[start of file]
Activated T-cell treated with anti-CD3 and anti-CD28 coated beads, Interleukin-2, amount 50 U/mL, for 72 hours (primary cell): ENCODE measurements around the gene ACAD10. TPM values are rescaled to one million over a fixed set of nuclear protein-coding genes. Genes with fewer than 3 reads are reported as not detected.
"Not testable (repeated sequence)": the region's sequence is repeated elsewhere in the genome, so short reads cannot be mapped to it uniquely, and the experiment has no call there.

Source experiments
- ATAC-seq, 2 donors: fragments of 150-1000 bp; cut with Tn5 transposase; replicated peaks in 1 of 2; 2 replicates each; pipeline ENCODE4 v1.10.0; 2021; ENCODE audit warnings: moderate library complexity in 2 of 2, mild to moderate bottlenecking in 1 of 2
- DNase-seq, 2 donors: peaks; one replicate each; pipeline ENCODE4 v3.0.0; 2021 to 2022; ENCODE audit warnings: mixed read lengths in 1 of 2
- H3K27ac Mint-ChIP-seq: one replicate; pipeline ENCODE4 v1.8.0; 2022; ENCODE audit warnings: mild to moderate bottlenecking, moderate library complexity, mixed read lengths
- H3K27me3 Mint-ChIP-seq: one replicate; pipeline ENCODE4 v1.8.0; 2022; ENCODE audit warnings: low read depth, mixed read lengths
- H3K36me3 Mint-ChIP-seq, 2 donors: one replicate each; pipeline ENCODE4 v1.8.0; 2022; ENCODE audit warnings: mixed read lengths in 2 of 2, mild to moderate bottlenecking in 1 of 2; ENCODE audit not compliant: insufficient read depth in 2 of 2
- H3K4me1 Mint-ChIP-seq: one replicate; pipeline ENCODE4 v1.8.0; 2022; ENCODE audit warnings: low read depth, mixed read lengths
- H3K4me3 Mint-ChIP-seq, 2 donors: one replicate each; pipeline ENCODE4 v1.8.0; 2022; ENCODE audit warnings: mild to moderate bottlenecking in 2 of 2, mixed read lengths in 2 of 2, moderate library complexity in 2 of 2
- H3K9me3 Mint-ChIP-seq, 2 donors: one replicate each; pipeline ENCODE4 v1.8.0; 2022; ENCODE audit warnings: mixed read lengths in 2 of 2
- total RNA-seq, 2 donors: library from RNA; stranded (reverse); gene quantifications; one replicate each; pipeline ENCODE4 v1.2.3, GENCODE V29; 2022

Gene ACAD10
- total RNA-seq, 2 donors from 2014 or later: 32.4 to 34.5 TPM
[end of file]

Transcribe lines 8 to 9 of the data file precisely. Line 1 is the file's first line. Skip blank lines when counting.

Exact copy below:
- H3K36me3 Mint-ChIP-seq, 2 donors: one replicate each; pipeline ENCODE4 v1.8.0; 2022; ENCODE audit warnings: mixed read lengths in 2 of 2, mild to moderate bottlenecking in 1 of 2; ENCODE audit not compliant: insufficient read depth in 2 of 2
- H3K4me1 Mint-ChIP-seq: one replicate; pipeline ENCODE4 v1.8.0; 2022; ENCODE audit warnings: low read depth, mixed read lengths